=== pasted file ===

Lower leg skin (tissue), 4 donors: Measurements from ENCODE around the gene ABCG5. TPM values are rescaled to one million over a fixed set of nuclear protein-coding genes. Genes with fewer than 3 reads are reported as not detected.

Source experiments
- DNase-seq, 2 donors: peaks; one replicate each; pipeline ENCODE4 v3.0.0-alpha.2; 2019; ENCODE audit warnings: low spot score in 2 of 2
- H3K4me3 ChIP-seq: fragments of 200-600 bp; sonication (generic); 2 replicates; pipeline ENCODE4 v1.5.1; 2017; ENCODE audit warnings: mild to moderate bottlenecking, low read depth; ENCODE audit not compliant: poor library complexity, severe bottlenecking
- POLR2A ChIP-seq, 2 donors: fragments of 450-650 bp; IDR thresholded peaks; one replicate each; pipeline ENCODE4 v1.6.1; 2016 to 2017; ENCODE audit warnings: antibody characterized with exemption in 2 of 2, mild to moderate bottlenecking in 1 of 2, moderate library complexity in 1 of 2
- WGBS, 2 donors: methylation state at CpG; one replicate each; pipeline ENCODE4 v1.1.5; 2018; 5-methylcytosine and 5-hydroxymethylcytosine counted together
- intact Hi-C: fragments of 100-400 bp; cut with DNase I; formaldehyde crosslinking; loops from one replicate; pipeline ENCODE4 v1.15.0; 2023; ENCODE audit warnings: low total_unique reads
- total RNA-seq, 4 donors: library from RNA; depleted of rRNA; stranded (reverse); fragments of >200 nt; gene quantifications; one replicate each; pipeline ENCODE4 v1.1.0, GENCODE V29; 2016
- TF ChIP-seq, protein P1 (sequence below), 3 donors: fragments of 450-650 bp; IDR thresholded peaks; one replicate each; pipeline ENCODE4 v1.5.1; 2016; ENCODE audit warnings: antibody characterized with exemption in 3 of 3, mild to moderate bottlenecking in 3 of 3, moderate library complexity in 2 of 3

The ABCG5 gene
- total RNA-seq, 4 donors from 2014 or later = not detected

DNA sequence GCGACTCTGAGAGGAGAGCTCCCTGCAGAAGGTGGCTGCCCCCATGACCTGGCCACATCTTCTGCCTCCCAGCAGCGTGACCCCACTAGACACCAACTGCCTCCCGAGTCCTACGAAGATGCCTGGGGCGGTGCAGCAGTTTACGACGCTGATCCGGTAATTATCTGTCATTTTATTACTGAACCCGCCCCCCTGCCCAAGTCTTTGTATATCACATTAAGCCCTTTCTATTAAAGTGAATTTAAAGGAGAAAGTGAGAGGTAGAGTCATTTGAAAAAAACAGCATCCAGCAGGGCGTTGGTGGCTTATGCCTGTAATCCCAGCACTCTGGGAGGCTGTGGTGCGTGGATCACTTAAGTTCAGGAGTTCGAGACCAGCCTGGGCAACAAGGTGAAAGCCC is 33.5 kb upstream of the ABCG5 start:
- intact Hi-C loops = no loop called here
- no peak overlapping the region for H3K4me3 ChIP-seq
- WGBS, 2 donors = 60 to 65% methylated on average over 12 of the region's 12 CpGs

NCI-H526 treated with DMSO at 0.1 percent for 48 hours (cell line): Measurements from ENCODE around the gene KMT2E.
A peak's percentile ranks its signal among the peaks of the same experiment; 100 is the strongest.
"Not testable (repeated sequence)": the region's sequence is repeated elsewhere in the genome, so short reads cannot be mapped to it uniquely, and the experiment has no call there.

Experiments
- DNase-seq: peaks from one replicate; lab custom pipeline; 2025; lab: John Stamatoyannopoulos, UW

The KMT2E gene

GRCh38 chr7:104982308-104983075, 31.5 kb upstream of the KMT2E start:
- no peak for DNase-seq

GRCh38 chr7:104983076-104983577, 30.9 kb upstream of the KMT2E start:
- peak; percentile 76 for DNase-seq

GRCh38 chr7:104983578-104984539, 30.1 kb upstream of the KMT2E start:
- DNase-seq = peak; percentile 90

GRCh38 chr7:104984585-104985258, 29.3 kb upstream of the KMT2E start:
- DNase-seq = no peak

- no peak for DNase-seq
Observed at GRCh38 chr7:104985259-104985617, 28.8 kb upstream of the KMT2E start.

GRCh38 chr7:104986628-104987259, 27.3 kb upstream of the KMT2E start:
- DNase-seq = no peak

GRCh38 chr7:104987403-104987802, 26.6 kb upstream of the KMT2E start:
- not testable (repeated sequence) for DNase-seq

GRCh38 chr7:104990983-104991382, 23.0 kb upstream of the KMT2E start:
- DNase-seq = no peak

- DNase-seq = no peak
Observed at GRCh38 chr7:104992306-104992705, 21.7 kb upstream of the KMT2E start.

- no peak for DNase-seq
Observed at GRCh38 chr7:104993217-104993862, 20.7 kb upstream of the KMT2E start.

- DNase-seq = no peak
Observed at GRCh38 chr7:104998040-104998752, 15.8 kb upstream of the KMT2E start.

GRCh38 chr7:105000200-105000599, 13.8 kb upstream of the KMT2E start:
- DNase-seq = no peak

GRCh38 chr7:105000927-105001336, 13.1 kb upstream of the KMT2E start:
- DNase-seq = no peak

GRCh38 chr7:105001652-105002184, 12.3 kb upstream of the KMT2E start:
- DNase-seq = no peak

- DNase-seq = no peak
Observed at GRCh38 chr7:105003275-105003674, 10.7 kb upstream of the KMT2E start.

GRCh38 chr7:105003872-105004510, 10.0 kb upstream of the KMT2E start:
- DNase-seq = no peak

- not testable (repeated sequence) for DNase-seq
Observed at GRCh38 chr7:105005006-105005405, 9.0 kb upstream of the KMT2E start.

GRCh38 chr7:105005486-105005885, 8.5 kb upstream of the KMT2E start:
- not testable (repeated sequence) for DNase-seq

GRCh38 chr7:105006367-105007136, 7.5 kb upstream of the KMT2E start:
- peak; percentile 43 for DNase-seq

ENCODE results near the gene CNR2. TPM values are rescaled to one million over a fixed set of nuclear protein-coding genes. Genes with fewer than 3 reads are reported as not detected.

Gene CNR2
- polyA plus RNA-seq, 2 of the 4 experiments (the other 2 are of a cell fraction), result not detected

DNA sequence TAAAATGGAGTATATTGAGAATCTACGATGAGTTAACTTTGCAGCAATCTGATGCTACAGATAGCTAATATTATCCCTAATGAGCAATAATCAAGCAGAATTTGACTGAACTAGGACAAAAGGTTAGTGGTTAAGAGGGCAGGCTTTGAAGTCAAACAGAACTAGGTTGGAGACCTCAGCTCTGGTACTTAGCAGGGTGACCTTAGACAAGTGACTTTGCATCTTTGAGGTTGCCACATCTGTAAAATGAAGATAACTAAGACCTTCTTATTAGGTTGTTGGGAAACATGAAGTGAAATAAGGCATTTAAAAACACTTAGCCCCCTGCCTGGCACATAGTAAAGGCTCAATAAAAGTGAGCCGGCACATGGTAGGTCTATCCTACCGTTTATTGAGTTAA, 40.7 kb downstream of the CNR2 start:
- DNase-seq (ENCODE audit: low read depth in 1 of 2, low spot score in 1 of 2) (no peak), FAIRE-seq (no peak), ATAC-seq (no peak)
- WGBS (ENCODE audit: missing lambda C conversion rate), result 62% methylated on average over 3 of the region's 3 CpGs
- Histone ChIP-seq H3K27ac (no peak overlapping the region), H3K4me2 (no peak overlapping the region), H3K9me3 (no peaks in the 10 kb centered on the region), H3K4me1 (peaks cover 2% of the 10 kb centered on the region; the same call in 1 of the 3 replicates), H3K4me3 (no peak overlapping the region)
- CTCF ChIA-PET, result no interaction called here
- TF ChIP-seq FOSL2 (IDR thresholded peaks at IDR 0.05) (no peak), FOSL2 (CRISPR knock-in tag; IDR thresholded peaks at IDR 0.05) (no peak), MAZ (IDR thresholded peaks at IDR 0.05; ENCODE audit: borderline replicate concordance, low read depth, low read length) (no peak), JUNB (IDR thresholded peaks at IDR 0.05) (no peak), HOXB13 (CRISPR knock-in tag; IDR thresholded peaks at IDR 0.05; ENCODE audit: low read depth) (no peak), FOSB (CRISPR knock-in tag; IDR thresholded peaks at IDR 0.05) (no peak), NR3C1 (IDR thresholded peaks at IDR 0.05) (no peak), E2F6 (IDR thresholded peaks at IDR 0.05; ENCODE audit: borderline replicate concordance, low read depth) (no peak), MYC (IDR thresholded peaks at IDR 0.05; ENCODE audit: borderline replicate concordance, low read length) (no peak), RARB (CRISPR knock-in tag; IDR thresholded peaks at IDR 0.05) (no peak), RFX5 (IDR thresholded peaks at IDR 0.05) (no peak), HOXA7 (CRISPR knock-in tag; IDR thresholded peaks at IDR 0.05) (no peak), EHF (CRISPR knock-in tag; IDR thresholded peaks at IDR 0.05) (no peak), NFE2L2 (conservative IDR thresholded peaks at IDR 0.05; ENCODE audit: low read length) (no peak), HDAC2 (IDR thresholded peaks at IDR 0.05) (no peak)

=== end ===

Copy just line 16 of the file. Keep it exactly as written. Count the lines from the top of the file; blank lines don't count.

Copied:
NCI-H526 treated with DMSO at 0.1 percent for 48 hours (cell line): Measurements from ENCODE around the gene KMT2E.